- The government seeks to legislate for staggeringly wider “Henry VIII powers” so that it can legislate and even repeal Acts without any recourse to parliament.
- The government sought to make the Article 50 notification without any parliamentary approval and forced the litigation to go all the way to the Supreme Court (where it lost).
- The government employed three QCs to oppose the litigation on whether Article 50 could be revoked unilaterally (which it also lost).
- This government became the first administration in parliamentary history to be held in contempt of parliament following its refusal to publish the full Brexit legal advice issued by the Attorney General.
He ends: “Mr Bercow did more in allowing that vote to “bring back control” than any single leave-supporting MP has done since the referendum. The press should be celebrating that an over-mighty executive was halted and that the people’s representatives got to have their say”.
Not only does Corbyn “eschew the vitriol that is standard fare in modern politics” – he has consistently opposed Britain’s acquiescence in the insidious use of ‘soft power’ peddling the worst aspects of the American way of life and the well publicised outright and illegal US-led military aggression that seems to have become the norm.
Owen Jones, writing about Jeremy Corbyn’s campaign for the Labour leadership, ‘rings true’: “His Labour opponents are genuinely rattled; this is not going according to the script . . . The right, in triumphalist mode, is bemused and irritated that the left should even still exist, and will spin anything to its advantage. If Corbyn does badly, it will be taken as evidence that the left is all but extinct; if he does well, it will be evidence that Labour is unelectable”.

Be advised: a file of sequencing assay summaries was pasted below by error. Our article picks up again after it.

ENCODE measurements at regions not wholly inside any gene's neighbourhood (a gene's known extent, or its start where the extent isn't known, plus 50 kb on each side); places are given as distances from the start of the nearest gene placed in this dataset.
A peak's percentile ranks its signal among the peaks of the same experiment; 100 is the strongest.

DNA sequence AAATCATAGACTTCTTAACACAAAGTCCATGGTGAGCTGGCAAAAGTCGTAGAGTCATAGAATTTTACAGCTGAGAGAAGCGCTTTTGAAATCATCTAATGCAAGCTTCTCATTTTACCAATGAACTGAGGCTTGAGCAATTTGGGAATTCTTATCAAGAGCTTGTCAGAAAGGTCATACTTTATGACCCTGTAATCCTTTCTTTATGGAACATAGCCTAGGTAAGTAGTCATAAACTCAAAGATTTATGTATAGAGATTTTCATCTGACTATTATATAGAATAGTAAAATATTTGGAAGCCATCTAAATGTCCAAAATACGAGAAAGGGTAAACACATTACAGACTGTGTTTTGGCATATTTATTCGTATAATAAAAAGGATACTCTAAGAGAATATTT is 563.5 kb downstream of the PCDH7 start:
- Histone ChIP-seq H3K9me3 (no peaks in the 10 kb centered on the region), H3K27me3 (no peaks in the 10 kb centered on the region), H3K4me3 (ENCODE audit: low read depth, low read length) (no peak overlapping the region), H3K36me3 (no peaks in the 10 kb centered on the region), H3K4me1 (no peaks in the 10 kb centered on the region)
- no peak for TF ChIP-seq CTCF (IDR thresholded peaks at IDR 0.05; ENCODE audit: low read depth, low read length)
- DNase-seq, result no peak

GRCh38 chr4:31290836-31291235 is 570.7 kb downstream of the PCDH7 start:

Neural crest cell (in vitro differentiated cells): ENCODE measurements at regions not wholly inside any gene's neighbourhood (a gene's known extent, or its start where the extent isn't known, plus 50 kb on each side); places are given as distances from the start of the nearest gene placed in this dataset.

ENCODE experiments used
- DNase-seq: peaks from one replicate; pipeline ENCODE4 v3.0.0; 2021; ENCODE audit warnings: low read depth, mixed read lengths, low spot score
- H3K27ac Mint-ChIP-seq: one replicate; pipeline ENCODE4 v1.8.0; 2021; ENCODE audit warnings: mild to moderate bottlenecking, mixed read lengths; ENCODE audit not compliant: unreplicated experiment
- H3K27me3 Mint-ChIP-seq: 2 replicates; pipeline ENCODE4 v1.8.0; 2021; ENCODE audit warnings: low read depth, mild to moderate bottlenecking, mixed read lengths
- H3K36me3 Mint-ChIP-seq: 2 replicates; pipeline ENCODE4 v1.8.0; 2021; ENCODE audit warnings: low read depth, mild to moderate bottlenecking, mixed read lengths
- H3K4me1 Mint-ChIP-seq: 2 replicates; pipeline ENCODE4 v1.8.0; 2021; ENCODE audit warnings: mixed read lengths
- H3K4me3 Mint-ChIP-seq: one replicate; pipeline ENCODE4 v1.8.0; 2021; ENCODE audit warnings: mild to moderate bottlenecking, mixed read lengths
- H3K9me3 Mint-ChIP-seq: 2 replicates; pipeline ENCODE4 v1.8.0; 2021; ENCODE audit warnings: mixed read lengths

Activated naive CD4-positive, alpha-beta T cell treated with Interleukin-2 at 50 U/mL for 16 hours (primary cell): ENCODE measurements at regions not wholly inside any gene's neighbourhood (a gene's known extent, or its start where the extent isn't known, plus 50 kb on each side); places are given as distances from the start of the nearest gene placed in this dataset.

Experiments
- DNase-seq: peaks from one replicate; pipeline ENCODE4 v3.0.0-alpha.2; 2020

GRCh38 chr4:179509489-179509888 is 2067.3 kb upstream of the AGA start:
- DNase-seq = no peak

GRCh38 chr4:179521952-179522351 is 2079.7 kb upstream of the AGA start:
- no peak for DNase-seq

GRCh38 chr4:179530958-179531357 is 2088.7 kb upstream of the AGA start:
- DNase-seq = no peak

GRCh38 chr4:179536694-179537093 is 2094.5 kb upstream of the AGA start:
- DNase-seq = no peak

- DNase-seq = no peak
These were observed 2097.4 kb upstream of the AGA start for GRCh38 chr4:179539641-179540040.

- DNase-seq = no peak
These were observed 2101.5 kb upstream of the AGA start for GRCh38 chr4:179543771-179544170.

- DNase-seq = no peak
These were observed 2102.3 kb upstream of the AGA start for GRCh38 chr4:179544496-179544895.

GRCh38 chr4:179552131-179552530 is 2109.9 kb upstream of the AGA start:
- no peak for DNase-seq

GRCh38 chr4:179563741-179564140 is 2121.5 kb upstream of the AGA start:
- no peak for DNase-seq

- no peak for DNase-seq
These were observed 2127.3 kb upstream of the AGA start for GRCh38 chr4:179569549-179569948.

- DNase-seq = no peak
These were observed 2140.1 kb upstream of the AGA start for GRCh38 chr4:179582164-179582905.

Building an alliance of low and middle-income people – the majority
He accurately describes Corbyn as being one of the most self-effacing and humble politicians in parliament, and certainly as the lowest expenses claimer among his colleagues. Pointing out that on issues from the living wage to public ownership, public opinion is on Corbyn’s side, he believes that the left could win by building an alliance of low and middle-income people: “that is, the majority of society” and offers some of the policies around which such an alliance could coalesce:
- A living wage is good for workers and for businesses, with better-off customers and taxpayers, who will spend less subsidising poverty wages.
- A homebuilding programme will reduce the social housing waiting list, create skilled jobs and waste less public money on paying private landlords.
- Public investment banks could support local businesses currently starved of loans.
- Concerns over immigration could be addressed through an “immigration dividend”: extra public money for services going to communities with higher levels of migrants.
- Middle-class commuters resent taxes spent on far higher subsidies than in the days of British Rail. Public ownership – this time democratically involving passengers and workers –would benefit them.
Jones rightly says that Corbyn faces incredible odds, but he thinks back to the people he grew up with in Stockport and briefly Falkirk, who need hope and better answers than those “peddled by a ragtag bunch of rightwing charlatans”. He ends:
“Maybe – just maybe – if the left gets its act together, that hope might finally be on offer”.
Read Owen Jones’ article here.